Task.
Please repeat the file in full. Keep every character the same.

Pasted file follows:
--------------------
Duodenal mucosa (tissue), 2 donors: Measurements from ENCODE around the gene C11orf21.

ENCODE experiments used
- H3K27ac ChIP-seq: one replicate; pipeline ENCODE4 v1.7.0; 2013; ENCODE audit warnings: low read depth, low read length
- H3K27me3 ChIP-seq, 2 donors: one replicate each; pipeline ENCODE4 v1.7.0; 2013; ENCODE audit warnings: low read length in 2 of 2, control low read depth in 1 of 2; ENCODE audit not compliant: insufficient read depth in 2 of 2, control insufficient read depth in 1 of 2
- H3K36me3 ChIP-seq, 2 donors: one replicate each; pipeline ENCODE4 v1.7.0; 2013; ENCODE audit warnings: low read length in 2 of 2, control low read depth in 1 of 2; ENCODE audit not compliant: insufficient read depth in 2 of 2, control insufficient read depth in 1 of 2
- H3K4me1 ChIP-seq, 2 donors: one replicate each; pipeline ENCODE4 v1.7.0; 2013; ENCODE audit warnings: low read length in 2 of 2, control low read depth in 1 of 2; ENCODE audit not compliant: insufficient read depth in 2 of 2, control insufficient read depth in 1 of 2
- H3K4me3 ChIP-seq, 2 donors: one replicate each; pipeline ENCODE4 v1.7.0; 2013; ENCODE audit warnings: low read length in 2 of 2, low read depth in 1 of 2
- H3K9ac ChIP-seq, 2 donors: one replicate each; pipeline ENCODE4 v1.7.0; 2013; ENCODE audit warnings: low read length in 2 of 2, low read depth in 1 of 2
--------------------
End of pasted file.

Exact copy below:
Duodenal mucosa (tissue), 2 donors: Measurements from ENCODE around the gene C11orf21.

ENCODE experiments used
- H3K27ac ChIP-seq: one replicate; pipeline ENCODE4 v1.7.0; 2013; ENCODE audit warnings: low read depth, low read length
- H3K27me3 ChIP-seq, 2 donors: one replicate each; pipeline ENCODE4 v1.7.0; 2013; ENCODE audit warnings: low read length in 2 of 2, control low read depth in 1 of 2; ENCODE audit not compliant: insufficient read depth in 2 of 2, control insufficient read depth in 1 of 2
- H3K36me3 ChIP-seq, 2 donors: one replicate each; pipeline ENCODE4 v1.7.0; 2013; ENCODE audit warnings: low read length in 2 of 2, control low read depth in 1 of 2; ENCODE audit not compliant: insufficient read depth in 2 of 2, control insufficient read depth in 1 of 2
- H3K4me1 ChIP-seq, 2 donors: one replicate each; pipeline ENCODE4 v1.7.0; 2013; ENCODE audit warnings: low read length in 2 of 2, control low read depth in 1 of 2; ENCODE audit not compliant: insufficient read depth in 2 of 2, control insufficient read depth in 1 of 2
- H3K4me3 ChIP-seq, 2 donors: one replicate each; pipeline ENCODE4 v1.7.0; 2013; ENCODE audit warnings: low read length in 2 of 2, low read depth in 1 of 2
- H3K9ac ChIP-seq, 2 donors: one replicate each; pipeline ENCODE4 v1.7.0; 2013; ENCODE audit warnings: low read length in 2 of 2, low read depth in 1 of 2